Jon Snow is dead.
He’s not resting. He’s not pining for the fjords. He is no more. He has ceased to be. He’s expired and gone to meet his maker. He’s bleedin’ demised. He is an ex-Ranger!
Or, at least, that’s what everyone involved with making Game of Thrones has had to insist for the last 10 months, because of the latest bind George R.R. Martin has put the show in.
Everyone has sworn up and down that Jon Snow’s death is real and permanent, even as paparazzi have tracked the movements of actor Kit Harington in and out of the show’s Belfast home base, and even as GoT fandom at large remains certain that his death will be very short-lived indeed. Game of Thrones hasn’t been shy about killing off major characters – including Jon Snow’s father Ned Stark, who was the closest thing the show had to a main character until the broad sword cleaved his head from his body – but it’s also treated magic as real, and has shown us the resurrection of other dead characters. And where Ned’s death made narrative sense by the time it happened, it would be flat-out awful storytelling to eliminate the only significant character in what’s increasingly becoming the most important part of the show’s fictional universe.
So even as the show’s producers, David Benioff and D.B. Weiss, their actors, and their bosses at HBO swear on the name of the Seven that Jon Snow is and will always be dead, and that Harington’s only future appearances on the show will involve him playing a corpse, nobody has believed them.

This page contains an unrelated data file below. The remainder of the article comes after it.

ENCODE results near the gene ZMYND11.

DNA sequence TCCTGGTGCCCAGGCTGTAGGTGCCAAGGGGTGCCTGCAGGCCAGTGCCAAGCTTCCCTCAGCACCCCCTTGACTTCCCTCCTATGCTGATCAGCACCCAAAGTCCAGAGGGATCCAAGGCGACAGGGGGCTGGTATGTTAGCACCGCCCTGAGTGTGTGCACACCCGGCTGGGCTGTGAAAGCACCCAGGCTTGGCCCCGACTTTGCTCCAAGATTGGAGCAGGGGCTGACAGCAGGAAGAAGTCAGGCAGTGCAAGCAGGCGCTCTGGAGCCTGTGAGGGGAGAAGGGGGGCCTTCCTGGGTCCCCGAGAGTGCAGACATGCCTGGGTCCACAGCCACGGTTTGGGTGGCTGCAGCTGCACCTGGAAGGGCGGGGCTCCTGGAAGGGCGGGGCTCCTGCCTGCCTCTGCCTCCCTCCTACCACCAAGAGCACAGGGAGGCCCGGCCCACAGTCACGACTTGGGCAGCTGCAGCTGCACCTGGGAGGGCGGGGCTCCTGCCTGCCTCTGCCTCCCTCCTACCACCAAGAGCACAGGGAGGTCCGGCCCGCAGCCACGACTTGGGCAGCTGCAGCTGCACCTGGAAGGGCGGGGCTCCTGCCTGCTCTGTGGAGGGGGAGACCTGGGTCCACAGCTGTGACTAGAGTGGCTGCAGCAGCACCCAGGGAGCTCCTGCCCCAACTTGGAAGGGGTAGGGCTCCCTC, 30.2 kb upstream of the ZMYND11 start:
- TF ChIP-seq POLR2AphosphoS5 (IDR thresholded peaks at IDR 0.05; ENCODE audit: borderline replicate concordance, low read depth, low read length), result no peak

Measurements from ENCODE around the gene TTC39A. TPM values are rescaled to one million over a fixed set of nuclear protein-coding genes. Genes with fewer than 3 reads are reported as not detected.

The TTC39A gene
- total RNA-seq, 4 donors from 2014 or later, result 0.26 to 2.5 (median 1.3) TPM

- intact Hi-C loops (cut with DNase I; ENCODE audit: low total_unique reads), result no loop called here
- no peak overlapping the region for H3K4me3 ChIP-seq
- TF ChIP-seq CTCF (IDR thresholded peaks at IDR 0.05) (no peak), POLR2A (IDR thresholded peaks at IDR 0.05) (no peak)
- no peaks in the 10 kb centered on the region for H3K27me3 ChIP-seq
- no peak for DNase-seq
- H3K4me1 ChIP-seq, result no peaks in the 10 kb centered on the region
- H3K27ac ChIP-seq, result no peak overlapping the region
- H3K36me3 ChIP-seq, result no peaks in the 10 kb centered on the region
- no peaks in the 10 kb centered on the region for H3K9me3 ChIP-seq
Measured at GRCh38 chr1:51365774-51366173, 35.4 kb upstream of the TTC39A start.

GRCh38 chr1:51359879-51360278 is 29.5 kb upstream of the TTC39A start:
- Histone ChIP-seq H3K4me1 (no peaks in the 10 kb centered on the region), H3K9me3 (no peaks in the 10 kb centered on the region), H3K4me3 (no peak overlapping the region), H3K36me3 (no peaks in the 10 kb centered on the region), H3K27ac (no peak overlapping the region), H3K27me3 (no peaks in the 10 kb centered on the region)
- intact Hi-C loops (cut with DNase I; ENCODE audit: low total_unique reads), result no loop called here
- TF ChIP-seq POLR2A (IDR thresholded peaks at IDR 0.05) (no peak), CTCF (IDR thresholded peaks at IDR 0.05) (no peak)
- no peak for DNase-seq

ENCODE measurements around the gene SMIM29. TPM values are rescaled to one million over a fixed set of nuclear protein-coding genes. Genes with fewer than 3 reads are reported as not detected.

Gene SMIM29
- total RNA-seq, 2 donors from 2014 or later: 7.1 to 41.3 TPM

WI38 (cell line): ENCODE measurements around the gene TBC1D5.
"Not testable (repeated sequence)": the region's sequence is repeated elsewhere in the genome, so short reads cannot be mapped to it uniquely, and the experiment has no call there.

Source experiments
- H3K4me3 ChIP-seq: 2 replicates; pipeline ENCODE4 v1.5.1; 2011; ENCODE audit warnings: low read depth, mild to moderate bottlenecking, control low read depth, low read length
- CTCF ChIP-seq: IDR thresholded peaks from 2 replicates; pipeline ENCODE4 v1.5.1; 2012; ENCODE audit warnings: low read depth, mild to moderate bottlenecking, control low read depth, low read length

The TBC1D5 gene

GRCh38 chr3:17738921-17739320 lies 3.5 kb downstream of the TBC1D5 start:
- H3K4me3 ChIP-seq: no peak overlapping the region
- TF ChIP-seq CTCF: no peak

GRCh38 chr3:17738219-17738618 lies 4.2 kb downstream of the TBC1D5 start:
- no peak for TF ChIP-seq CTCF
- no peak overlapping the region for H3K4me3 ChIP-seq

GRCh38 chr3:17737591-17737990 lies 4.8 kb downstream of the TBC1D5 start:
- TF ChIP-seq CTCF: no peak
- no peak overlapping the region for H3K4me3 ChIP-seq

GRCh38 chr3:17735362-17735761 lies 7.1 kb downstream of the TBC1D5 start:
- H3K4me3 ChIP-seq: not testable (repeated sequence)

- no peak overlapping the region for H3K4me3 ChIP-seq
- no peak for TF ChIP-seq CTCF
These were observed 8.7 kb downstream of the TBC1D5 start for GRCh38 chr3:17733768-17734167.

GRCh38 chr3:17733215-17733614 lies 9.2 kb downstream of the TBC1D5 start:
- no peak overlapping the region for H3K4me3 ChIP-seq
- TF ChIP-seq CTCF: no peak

That dissonance isn’t going to do lasting damage to one of TV’s biggest, most influential hits, which returns for its sixth season Sunday night at 9. But it’s still a headache Benioff and Weiss probably wish they never had to deal with, and that only happened because they were following the structure of Martin’s novels, where the most recent installment ends with Jon Snow being stabbed to death by his own men. As the cliffhanger at the end of an episode at mid-season, the death might have still aroused skepticism, but the producers and cast also could have gone radio silent for a week or three, production of a new season (and Harington’s presence or absence) wouldn’t have been a factor, and everyone could have had fun arguing about the death, and the potential ways to undo it, without having to roll their eyes at every official statement on the subject.
The Jon Snow kerfuffle is perhaps the most glaring example of the devil’s bargain Benioff and Weiss made when they signed on to adapt Martin’s A Song of Ice and Fire book series. On the one hand, Martin gifted them with a host of remarkable characters, a fully-realized fantasy world, and no end of memorable incident. On the other, Martin gave them too much of almost everything: too many people, locations, and subplots to squeeze into the 10 episodes they can realistically produce each season, given the show’s continent-spanning logistics, and too much sadism and nihilism to wallow in, as the most despicable citizens of Westeros nearly always triumph, while the characters we like tend to suffer and/or die.
That Benioff and Weiss have been able to squeeze as much of the books into each season has been a miracle, but it’s also made Game of Thrones into an inconsistent, frequently exhausted show that’s capable of amazing moments, but that has to spend a lot of its time simply playing Westerosi tour guide to incrementally advance the stories of each set of characters. At its best – say, the naked walk of shame endured by wicked queen Cersei (Lena Headey) at the end of last season, or the shock and awe of the zombie assault on Hardhome – it goes to physical and/or emotional places no other series on television can touch. But then it fumbles around for a while, slowly moving Character A to Point B so he can finally get killed by Character C, until it’s time for another jaw-dropper.